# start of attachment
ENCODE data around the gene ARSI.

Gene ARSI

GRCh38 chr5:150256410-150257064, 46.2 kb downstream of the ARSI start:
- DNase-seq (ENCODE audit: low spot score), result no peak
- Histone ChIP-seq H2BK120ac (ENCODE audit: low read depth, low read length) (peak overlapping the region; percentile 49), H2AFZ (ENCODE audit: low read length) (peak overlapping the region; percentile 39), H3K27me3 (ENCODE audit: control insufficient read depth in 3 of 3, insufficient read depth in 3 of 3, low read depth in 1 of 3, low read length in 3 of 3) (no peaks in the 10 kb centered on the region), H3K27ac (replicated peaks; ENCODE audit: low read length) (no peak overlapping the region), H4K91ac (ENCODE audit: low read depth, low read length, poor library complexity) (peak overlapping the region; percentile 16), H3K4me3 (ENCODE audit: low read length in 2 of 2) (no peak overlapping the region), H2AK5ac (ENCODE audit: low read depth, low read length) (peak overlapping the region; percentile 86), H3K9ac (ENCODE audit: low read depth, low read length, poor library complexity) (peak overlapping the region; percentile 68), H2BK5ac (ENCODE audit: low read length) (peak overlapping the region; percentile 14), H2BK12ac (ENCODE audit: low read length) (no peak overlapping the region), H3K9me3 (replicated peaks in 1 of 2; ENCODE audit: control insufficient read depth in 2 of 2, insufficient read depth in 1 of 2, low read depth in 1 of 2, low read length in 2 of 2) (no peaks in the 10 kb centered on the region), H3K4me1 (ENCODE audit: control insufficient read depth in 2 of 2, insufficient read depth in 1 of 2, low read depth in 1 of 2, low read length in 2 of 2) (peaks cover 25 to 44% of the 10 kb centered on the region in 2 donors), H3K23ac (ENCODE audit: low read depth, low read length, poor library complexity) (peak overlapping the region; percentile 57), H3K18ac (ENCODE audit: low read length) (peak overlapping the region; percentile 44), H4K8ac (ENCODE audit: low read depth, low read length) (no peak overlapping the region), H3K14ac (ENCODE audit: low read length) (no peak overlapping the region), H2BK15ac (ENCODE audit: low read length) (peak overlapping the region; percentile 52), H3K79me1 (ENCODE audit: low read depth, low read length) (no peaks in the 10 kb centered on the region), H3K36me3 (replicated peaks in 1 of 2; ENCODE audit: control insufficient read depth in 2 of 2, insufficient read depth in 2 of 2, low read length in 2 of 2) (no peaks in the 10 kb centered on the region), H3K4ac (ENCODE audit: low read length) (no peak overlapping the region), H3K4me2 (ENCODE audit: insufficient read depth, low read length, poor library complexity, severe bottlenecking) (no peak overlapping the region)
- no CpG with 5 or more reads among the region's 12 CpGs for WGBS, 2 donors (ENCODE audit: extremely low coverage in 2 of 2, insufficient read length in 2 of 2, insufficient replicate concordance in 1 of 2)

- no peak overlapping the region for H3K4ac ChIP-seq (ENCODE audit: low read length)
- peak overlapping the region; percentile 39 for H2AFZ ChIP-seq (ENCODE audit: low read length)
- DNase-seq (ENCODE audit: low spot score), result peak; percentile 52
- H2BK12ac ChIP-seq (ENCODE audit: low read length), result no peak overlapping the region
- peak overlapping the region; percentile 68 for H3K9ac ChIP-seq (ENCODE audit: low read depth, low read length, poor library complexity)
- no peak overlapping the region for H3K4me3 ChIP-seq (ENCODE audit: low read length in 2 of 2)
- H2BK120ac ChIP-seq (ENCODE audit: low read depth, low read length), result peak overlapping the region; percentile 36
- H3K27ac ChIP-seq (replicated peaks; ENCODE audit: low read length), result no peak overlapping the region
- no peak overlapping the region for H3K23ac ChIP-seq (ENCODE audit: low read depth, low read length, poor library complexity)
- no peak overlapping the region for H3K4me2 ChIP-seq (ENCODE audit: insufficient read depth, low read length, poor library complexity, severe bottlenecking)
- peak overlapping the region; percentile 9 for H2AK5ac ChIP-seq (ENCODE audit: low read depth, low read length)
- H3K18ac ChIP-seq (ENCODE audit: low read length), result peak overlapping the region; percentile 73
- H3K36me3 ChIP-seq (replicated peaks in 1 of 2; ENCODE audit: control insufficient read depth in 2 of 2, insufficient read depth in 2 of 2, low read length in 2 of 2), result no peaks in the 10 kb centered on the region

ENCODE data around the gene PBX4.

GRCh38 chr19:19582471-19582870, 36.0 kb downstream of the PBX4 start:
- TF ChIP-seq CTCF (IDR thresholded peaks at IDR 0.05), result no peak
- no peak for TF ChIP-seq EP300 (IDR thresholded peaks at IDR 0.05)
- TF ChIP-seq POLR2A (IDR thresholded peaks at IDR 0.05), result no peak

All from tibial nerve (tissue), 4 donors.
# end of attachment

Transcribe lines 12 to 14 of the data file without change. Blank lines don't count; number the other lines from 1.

- no peak overlapping the region for H3K4me3 ChIP-seq (ENCODE audit: low read length in 2 of 2)
- H2BK120ac ChIP-seq (ENCODE audit: low read depth, low read length), result peak overlapping the region; percentile 36
- H3K27ac ChIP-seq (replicated peaks; ENCODE audit: low read length), result no peak overlapping the region